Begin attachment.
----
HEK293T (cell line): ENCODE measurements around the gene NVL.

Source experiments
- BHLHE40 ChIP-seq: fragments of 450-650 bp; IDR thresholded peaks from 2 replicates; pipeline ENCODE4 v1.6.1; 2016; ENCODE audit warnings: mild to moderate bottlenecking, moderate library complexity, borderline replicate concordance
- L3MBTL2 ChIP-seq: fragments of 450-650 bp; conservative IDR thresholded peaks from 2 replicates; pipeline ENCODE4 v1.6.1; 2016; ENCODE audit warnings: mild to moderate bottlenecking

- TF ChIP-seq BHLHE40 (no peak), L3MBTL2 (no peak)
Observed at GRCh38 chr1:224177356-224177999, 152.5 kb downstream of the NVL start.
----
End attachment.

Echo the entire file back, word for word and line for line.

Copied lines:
HEK293T (cell line): ENCODE measurements around the gene NVL.

Source experiments
- BHLHE40 ChIP-seq: fragments of 450-650 bp; IDR thresholded peaks from 2 replicates; pipeline ENCODE4 v1.6.1; 2016; ENCODE audit warnings: mild to moderate bottlenecking, moderate library complexity, borderline replicate concordance
- L3MBTL2 ChIP-seq: fragments of 450-650 bp; conservative IDR thresholded peaks from 2 replicates; pipeline ENCODE4 v1.6.1; 2016; ENCODE audit warnings: mild to moderate bottlenecking

- TF ChIP-seq BHLHE40 (no peak), L3MBTL2 (no peak)
Observed at GRCh38 chr1:224177356-224177999, 152.5 kb downstream of the NVL start.